The modern world challenges old-school ways

The modern world challenges old-school ways

When it comes to everyday tasks, I’m caught between the modern world and my old-school ways.

The term “old-school” refers to a style, method or device that’s no longer used or done because it has been replaced by something that’s more modern. Think of combing through that huge paper phone book that’s been replaced by a one-second internet search.

I recently saw a Facebook post that asked which old-school items are still in your home. Listed were paper calendars, greeting cards, recipe cards and metal filing drawers, just to name a few.

It gave me pause because I thought to myself, what’s wrong with a paper calendar or filing drawers? Being a couple of organization freaks, my husband and I both have paper wall calendars so we can visualize our day, week or month, and our metal file drawers hold our financial statements, medical reports and receipts.

I can’t image having neither of these items, and I wonder how soon it will be before I can no longer order my At-A-Glance Monthly Planner or find a replacement for my two-drawer file cabinet when I need one.

Community presentations can spark important conversations

Community presentations can spark important conversations

One of my favorite parts of my job is public speaking. I know that stirs up anxiety and fear in some people, but for me it’s invigorating.

Groups are beginning to meet in person again, and I’m enjoying making the rounds to the Senior Summit; Rotary, Kiwanis, Delta Cappa Gamma and Brandeis groups; places of faith; and women’s and men’s clubs.

These groups meet to socially connect, and they often invite speakers to share their knowledge and experience.

As I prepare for a presentation, I enjoy gathering facts, weaving in stories I think might help to make a point and designing a visual presentation to make it all pop. My goal with my audience is to make a connection and encourage them to think and feel.

And the goal for myself is to listen.

As prices rise, concern grows for senior renters

As prices rise, concern grows for senior renters

Marta (not her real name) called Senior Concerns as a last resort.

The mobile home she and her husband had been renting for the past 30 years was being sold. The owner had died, and the owner’s adult children wanted to sell.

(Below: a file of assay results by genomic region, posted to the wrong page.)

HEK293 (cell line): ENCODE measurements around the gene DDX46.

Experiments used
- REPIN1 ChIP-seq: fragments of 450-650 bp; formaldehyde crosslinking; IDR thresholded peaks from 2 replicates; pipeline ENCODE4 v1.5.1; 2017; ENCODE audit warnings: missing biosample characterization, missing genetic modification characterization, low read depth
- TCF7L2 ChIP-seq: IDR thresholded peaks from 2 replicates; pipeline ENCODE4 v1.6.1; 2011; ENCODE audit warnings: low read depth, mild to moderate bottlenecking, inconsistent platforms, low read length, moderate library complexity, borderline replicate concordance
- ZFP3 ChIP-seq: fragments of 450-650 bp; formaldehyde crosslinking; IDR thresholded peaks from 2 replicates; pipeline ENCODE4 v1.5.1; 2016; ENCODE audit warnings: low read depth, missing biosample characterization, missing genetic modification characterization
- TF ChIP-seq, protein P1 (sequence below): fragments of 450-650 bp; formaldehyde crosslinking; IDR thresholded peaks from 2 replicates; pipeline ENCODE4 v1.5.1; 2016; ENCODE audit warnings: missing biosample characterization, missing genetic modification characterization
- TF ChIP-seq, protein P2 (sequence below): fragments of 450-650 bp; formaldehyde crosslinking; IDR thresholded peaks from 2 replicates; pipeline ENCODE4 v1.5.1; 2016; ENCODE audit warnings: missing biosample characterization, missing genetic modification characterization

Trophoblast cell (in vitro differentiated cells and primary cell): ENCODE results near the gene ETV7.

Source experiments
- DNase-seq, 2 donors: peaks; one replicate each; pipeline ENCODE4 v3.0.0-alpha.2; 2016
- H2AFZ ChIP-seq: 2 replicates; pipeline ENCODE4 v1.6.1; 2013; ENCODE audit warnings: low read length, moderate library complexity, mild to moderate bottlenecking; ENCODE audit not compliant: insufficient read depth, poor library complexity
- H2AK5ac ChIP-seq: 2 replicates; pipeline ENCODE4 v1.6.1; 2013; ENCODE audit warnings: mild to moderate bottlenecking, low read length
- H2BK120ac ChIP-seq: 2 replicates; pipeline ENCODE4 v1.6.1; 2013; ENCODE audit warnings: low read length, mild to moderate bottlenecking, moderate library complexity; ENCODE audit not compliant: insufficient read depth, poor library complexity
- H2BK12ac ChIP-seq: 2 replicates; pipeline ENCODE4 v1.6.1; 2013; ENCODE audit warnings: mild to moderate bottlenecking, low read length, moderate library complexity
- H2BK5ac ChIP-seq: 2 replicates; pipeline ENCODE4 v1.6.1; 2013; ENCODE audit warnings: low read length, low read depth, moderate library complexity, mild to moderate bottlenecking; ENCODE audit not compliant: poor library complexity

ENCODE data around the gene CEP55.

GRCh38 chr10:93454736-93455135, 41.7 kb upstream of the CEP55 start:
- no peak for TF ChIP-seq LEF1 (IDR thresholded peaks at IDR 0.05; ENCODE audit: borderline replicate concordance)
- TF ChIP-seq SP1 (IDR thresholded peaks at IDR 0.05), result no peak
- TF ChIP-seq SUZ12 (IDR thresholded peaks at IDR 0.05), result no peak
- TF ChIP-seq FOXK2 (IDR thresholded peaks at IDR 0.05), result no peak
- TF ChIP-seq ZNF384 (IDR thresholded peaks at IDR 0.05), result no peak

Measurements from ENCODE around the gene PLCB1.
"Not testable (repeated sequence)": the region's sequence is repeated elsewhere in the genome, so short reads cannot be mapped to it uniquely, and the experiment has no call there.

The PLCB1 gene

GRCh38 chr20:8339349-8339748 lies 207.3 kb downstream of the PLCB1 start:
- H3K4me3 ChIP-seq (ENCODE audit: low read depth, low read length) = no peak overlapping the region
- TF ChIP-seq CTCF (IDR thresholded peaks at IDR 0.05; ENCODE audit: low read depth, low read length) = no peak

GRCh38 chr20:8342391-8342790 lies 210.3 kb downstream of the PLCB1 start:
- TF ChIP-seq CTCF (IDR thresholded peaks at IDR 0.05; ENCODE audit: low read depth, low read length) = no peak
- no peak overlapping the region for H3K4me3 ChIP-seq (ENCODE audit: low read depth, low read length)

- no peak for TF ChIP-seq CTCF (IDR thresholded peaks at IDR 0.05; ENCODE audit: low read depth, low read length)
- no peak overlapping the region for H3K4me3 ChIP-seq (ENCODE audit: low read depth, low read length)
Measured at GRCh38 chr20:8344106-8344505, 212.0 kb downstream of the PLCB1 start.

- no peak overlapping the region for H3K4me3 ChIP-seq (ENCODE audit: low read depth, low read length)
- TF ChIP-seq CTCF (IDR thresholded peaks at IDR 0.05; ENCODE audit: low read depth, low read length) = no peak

The rent the couple had been paying had been below market rate for many years, allowing them to use their only income, Social Security checks, to pay the rent and buy groceries and prescriptions, with almost nothing left over for savings each month.

After receiving notice that the trailer was being sold, Marta tried to find affordable housing. But nothing in their price range existed, and there was a years-long waiting list for subsidized senior housing in any nearby community.

With no children or relatives to lean on, Marta had no choice but to stay put until she could figure out what to do.

Then the eviction notice came. They had 60 days to vacate the property—and nowhere to go.

Nature’s gift can bring serenity if we just take time to look

Nature’s gift can bring serenity if we just take time to look

A few weeks ago, I attended a work conference with my husband. I was the trailing spouse, which meant I could relax and enjoy myself while he attended CPA classes.

A free vacation sounded good to me, especially after these past 24 months.

Yet little did I know just how restorative this trip would be. And I owe it all to the ocean.

The hotel television included a channel where one could just watch the waves come in and out at a nearby rocky beach on the property. After tuning in the evening before, I set out my first morning to find this cove and see if it really was as captivating as it appeared on TV.

The air was chilly. I put on my sweatsuit, laced up my sneakers and pointed myself in the direction of the ocean. It didn’t take me long to find the trail to the cove.

Communication helps ensure end-of-life wishes are followed

Communication helps ensure end-of-life wishes are followed

If we lived and died in a perfect world, all our end-of-life wishes would be followed.

If we wanted extraordinary measures, where our doctors do everything possible to prevent our death, that would be done. If we wanted to simply remain as comfortable as possible until the end comes, that would be done.

But we are not in a perfect world, and too many people are taking their last breath without their wishes being followed.

For many of us, when we are creating a will or a trust, our attorney may ask us to do some advance care planning, like completing an advance directive and selecting a healthcare proxy.